Here’s a video of the passage. You know, just in case you couldn’t visualize the trip!

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What Was That Noise?

So, it’s my last night watch for a while. We’re just a little over 20 NM from the entrance to Savusavu. I’ve literally been on deck for about fifteen minutes. For crying out loud, my eyes are barely open and I haven’t even had enough time to get a little sugar and caffeine going. All of the sudden I hear a couple of thunk sounds and then something that sort of sounded like gurgling. Of course it’s dark up here so I grab my phone and turn it on for some light. I start looking around the cockpit first. It’s not uncommon to have flying fish land on deck or even in the cockpit so, of course, that’s what I’m expecting to find. The only thing making me think it is something else is that I have yet to get a whiff of that awful stench that says a flying fish has arrived.

I scan the port side and find nothing. Then I hear a fluttering sound off to my right. As I look to the starboard side I see a bird sitting on deck looking a bit disheveled. I think he is as shocked to see me as I to see him. His wings are spread out and he sort of looks like a sailor who had just stumbled out of a bar after a night on shore leave. 

Of course I had to snap a pick. Now the poor thing has flash vision. LOL! He’s just looking at me like “Who the hell are you and why did you just do that to me?” He starts stumbling across the deck and then I hear another couple of thunks. What the hell? I look just forward of my new friend and another bird has hit the deck. He also looks a bit flustered and even more so once I document his visit with a flash. Now they are both looking at me like a couple of drunk sailors as they stagger along the deck. I can’t help wondering if they had too much Kava tonight or if they are just really bad pilots. Either way I’m pretty sure they both hit the sail. If it was the wind generator I’m sure I’d have seen a lot more feathers flying about and they may not have survived.

I hurry below to get a real flashlight and by the time I return they have found their way off of Dazzler. I searched the water around us but they are gone. I guess I can say we have now officially met our first Fijians. They were White-Tailed Tropicbirds. We’ve seen many of them on the sea. They look absolutely beautiful when they are in flight. Of course that’s before they crash into a mainsail on a boat going five knots. I guess you just never know what will happen during your watch. It’s always an adventure.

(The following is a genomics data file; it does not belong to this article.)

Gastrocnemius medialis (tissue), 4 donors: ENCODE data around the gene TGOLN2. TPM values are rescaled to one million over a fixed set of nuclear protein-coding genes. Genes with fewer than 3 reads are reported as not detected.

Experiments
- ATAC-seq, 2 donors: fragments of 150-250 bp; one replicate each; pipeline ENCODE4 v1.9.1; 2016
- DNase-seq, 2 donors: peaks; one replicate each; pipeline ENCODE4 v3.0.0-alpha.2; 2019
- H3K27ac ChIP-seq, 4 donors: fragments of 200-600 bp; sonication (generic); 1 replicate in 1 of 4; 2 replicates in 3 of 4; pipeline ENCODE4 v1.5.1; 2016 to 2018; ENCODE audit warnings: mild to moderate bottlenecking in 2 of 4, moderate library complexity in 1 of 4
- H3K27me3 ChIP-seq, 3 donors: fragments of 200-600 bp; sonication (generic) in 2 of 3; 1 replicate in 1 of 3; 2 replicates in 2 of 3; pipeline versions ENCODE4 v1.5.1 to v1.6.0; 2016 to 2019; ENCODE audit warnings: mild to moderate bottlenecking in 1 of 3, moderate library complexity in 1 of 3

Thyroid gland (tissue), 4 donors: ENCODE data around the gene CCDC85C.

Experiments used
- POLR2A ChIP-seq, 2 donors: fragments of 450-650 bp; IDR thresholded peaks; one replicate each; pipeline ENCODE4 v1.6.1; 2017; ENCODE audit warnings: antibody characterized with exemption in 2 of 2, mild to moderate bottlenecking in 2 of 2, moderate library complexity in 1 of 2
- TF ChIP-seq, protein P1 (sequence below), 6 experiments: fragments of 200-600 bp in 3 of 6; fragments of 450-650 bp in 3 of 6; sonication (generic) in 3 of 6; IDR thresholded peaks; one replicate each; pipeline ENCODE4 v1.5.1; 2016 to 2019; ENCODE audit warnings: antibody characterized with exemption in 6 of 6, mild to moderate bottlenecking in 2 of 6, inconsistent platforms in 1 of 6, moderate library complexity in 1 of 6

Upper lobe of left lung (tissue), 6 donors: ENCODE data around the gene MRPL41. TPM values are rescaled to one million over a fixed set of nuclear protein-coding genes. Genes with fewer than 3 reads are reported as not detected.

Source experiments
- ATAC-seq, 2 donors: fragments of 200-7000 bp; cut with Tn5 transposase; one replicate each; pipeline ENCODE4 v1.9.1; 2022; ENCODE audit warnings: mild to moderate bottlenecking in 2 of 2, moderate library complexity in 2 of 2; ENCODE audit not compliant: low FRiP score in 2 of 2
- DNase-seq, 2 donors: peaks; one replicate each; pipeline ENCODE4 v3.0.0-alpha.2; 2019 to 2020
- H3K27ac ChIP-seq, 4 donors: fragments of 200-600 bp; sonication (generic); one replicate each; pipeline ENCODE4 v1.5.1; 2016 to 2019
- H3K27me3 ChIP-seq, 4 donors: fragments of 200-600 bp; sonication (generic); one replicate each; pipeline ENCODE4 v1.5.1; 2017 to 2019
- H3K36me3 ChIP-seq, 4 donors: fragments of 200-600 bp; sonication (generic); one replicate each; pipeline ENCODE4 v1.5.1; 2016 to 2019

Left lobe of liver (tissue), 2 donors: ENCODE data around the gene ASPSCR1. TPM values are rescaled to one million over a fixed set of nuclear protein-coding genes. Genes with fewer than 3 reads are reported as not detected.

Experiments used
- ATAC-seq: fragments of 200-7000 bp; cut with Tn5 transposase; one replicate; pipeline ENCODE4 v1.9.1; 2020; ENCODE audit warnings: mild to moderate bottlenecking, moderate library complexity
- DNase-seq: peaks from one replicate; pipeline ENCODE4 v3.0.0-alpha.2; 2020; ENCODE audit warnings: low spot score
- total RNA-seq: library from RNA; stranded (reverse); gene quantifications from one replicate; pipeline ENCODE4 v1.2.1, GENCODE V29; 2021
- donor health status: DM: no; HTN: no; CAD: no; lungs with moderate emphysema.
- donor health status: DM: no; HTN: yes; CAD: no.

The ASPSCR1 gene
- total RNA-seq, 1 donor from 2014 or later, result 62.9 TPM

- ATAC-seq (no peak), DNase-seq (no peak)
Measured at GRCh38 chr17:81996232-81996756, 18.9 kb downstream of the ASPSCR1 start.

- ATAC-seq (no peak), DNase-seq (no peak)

I’m getting excited for sunrise although I’m exhausted! Can’t wait to see the amazing sights of Savusavu, Fiji.

Until next time,

Jilly & Dan

Feature Photo by: Richard Crossley found at Wikimedia. Click Here for more information.

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Tales From The Doghouse

We all chase that one thing that seems to always be just out of our reach.  No mater how hard we try, it eludes our grasp and becomes our Achilles heel.  For me it is Dazzler’s Watch Commander.  This is a wonderful 12 volt electronic device that acts like a countdown timer.  It can be set for time periods of 3-90 minutes.  I obtained and used this device for all the single handed passages I’ve done over the last 10 years.  You see it has this really awesome feature that starts emitting a lovely soft beep for about 30 seconds before a 130 decibel alarm cracks through the silence of the night air.  Alarm might be too soft of a word.  Perhaps siren would be better.  You know, the kind on the front of a Fire Truck.   Kind of hard to sleep when that goes off. Whether it is accidental or planned, it’s very effective for waking you up from your sleep.  I’ve tried egg timers and phone alarms, but they didn’t seem to be loud enough and they were too easy to shut off and ignore.  Additionally, it helps remind you on those long passages to stop doing what you are doing and give a good look around and do an electronics check to make sure all is well and everything is where it is supposed to be.  You know, like islands, reefs and any other boats.

All that is well and good.  You see, being a single hand sailor for so many years I got used to the alarm occasionally going off and it never really bothered me.  And besides, who would turn the boat around and look for me if a fell overboard anyway?  The thing is, it seems to always go off when you leave the cockpit to go to the head or onto the foredeck to do something there.